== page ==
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|| SportsShooter.com: News Item: Posted 2007-02-27

When The Circus Comes To Town
By Sam Morris, The Las Vegas Sun

Photo by Sam Morris / Las Vegas Sun

Photo by Sam Morris / Las Vegas Sun

With each facelift, Mr. Las Vegas, also known to locals as "The Wayner," gets closer and closer to becoming the modern day visage of Liberace or The Joker. You decide.
Come see the comical clown
Turning himself upside-down
Come and purchase a photograph
Of the freaks and the big giraffe
Open your dining room and start to laugh
The circus is coming to town.

- Irving Berlin

Yes, indeed, the circus did come to town. And I'm not talking about Barnum, Vargas or that low-rent, pink and white property near the Stratosphere. Nope, I'm talking about the biggest circus Vegas will see until the Democratic caucuses next year: David Stern and his NBA All-Star Extravaganza.

If anyone saw both nights of the All-Star game done Vegas Style, they would know how prescient Irving Berlin was. Comical clown Charles Barkley turning himself upside down after showboating during a 40-yard dash against a 150-year-old referee. Freaks? One look at Carrot Top a couple rows back and you knew they were in attendance. Giraffes? Pretty obvious.

But let me back track a bit. As one of the "full time" stringers for the San Francisco bureau of the AP during the 90's, I had my hand in many large sporting events and I loved every minute of it, even if all I was doing was souping 140 rolls of film during a rain-soaked drubbing the 49ers took at the hands of Brett Favre in the 1998 NFC Championship Game.

The planning involved, the chaos that would ensue, the inevitable malfunction that would have to fixed with gaff tape and baling wire, the deadlines, the long hours, the feeling that everything was conspiring against you - but then you got it done, did a good job and went out for a pint with a fellow photographer you haven't seen in years. Some may not like having to work these big events (especially after years and years of doing them), but I loved them just because they were so different from everyday work.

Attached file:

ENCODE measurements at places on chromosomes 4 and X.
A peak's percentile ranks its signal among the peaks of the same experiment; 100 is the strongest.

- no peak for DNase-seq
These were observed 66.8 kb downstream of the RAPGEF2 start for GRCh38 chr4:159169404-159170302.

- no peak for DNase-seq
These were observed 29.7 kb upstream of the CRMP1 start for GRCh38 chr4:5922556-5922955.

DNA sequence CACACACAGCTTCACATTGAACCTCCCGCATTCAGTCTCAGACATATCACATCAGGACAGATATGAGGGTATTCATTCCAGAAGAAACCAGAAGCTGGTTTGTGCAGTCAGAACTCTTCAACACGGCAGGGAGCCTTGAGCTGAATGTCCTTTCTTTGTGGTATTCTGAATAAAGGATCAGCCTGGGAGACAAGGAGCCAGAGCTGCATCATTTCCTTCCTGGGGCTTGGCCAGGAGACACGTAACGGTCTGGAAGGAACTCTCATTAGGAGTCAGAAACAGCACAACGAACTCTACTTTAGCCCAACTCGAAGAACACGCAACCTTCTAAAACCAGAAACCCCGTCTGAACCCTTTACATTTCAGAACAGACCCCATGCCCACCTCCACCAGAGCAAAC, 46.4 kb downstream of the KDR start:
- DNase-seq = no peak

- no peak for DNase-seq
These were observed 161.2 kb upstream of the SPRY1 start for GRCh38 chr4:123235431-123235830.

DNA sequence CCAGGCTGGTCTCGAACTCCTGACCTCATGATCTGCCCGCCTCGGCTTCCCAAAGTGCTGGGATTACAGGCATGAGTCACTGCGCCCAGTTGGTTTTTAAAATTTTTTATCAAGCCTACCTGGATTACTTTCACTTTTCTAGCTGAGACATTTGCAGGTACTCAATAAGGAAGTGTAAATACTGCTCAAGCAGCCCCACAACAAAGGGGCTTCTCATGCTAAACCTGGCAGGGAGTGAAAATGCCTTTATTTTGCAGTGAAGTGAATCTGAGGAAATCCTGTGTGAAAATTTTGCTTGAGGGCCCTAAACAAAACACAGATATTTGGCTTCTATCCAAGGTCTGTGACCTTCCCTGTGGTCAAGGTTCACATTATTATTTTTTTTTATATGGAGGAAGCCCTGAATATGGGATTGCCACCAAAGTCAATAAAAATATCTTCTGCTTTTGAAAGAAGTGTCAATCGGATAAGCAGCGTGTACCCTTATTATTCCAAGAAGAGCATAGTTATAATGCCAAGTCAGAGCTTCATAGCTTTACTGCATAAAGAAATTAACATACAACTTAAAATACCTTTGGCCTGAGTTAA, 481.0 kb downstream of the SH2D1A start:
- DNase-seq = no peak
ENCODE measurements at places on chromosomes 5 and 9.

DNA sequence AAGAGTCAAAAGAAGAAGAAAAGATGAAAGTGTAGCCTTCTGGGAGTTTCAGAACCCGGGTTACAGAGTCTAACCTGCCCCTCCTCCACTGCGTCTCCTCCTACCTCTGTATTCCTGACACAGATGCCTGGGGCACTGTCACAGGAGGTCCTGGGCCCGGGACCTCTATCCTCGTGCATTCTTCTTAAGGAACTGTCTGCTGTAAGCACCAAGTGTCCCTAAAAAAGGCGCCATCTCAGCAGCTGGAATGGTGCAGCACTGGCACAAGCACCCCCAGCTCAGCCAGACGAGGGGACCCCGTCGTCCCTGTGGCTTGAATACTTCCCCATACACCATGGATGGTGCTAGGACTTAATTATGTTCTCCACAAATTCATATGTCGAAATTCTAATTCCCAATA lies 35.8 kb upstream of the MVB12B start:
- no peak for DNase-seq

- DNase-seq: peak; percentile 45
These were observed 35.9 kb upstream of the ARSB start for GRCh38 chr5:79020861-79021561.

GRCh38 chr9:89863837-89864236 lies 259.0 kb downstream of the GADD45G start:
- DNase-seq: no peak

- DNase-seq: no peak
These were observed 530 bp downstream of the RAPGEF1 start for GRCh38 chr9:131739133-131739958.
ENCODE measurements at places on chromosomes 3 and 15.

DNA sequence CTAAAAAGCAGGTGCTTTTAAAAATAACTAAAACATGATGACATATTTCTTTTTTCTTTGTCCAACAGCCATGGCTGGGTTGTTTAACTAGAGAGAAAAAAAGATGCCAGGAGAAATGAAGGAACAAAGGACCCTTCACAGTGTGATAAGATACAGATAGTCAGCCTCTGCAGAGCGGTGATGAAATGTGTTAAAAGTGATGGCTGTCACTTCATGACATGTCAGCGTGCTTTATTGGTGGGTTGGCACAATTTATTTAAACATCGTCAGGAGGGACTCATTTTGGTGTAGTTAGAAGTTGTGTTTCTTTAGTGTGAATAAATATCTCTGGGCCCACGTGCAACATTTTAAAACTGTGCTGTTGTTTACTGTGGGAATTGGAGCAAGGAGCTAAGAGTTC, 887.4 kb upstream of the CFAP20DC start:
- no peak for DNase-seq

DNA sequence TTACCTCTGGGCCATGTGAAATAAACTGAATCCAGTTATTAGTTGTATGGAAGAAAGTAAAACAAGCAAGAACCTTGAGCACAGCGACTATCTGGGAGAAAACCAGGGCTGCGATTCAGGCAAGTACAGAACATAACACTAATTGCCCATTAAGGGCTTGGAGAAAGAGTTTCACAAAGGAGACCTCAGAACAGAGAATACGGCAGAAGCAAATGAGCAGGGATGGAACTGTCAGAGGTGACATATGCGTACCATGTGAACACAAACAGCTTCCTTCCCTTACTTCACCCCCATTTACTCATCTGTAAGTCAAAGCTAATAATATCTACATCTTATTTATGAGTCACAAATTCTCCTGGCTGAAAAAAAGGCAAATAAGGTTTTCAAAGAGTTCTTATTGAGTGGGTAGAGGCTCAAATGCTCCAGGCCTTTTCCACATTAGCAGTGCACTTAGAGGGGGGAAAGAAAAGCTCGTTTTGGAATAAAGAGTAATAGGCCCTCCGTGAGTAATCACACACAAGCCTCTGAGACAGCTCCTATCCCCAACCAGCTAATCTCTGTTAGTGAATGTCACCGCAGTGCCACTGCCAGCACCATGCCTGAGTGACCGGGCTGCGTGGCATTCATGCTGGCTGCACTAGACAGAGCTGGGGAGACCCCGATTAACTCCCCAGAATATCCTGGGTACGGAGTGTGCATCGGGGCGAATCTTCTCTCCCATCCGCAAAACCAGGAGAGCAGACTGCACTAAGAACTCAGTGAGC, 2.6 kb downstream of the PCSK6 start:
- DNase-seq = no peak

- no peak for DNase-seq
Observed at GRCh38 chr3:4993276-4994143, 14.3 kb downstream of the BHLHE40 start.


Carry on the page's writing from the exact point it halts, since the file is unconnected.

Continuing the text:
Fast forward a little and I find myself married with my first daughter and looking for a newspaper job because of "contractual difficulties" with the AP. After about a year of working at the Las Vegas Sun, I finally buried my emotions about missing "big time" sporting events and resigned myself to shooting second-rate college and third-rate hockey and baseball. Sure, there is the PGA and LPGA stop, NASCAR, the NFR and an occasional NCAA tournament, but it isn't the same. And in fact, I found it better because there is better access and a lot more leeway when you don't have your coverage dictated by television. Or at least it isn't dictated as much as when coverage of an event is owned by TV.

Photo by Sam Morris / Las Vegas Sun

Photo by Sam Morris / Las Vegas Sun

Dorothy, we are not at prep basketball anymore.
So it was with excitement tempered by trepidation that I shot a news conference with David Stern and Las Vegas Mayor Oscar Goodman announcing Las Vegas as the site of the 2007 NBA All-Star game. I knew it could be fun, but I decided to play curmudgeon and not care because it was just going to be a big tease about getting a pro sports team and it was going to really screw up traffic.

Besides, The Sun changed format a year-and-a-half ago from being a daily PM to being a daily AM section of analysis and commentary (ostensibly a daily "magazine") that is delivered with the Review Journal. I knew we wouldn't be doing daily coverage of the weekend but we would be shooting more to illustrate what was going to be written.

My first taste of what was to come happened the week before when heading to an assignment at Mandalay Bay, I found that my "secret" parking spot which allows me quick access to Mandalay Bay was taken up by a bunch of tents set up for the All-Star Jam. Grumblegrumblegrumble…

Things were bound to get worse. And they did Wednesday afternoon of All-Star week when trying to get to the MGM for an assignment, I found myself stuck in traffic on Tropicana for half an hour, almost making me late. The next day was credential pick-up day and with closed eyes and clenched teeth, I dove back into the fray of the Strip and Tropicana. My fears were alleviated when everything was fast, efficient and friendly, even for some guy from a paper the NBA PR team had never heard of. Maybe it wouldn't be as bad as I thought it would be.